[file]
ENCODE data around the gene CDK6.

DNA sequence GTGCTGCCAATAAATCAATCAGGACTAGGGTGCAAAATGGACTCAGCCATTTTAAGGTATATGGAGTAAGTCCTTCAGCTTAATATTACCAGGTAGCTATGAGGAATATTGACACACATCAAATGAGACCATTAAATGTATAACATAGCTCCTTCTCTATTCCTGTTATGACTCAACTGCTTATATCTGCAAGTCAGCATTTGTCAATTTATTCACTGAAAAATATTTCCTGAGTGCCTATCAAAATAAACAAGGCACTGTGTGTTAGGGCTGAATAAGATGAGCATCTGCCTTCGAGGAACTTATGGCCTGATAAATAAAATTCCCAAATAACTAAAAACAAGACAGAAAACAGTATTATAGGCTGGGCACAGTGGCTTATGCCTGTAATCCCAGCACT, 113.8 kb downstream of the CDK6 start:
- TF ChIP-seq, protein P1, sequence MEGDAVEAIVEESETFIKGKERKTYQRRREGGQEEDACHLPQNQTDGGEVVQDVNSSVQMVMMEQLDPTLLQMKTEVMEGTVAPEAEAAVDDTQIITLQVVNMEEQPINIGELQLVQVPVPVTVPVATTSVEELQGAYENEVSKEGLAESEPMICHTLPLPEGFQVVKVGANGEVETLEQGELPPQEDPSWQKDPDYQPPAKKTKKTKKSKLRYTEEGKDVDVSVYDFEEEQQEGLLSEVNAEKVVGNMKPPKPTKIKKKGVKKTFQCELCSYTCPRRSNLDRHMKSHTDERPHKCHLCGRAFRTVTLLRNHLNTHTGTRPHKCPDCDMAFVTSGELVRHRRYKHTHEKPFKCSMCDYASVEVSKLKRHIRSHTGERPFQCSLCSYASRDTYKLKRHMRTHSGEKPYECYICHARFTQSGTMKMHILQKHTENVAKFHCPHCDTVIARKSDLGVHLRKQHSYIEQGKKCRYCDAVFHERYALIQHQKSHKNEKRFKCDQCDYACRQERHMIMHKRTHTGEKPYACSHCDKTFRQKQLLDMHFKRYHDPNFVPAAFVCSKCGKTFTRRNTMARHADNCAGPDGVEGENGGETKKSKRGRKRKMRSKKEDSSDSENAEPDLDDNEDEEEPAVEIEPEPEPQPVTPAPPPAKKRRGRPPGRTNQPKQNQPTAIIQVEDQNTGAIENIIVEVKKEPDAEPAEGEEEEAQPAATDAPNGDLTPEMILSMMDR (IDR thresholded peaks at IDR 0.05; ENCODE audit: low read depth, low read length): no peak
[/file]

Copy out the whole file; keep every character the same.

ENCODE data around the gene CDK6.

DNA sequence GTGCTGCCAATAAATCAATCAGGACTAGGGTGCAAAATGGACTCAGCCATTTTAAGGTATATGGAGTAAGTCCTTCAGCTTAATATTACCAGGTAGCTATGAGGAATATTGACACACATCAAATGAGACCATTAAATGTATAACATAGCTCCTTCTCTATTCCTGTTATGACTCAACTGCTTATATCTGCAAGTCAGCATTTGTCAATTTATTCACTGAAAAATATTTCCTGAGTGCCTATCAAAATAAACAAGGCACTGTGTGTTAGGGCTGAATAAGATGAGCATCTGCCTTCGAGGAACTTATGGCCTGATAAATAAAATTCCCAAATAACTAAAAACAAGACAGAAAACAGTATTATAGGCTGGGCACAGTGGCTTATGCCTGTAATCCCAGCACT, 113.8 kb downstream of the CDK6 start:
- TF ChIP-seq, protein P1, sequence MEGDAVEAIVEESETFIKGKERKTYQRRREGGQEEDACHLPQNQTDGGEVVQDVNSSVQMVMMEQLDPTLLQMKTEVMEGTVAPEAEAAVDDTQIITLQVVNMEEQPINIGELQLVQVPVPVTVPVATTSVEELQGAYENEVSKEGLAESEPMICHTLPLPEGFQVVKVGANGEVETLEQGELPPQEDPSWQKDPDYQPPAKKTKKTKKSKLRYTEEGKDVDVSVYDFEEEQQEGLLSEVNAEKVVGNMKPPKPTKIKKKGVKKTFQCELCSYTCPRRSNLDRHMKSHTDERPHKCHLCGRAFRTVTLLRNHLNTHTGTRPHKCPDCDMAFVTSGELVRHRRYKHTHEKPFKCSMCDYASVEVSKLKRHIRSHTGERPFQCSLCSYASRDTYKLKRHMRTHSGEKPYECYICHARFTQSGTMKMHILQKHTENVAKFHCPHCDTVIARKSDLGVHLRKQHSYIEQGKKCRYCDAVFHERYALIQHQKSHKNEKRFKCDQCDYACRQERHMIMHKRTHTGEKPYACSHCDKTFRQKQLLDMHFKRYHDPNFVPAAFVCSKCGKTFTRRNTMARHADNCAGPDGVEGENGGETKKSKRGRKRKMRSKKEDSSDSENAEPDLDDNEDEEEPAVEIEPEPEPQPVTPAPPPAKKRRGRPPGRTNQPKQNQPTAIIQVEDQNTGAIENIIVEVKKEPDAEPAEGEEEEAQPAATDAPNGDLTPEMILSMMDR (IDR thresholded peaks at IDR 0.05; ENCODE audit: low read depth, low read length): no peak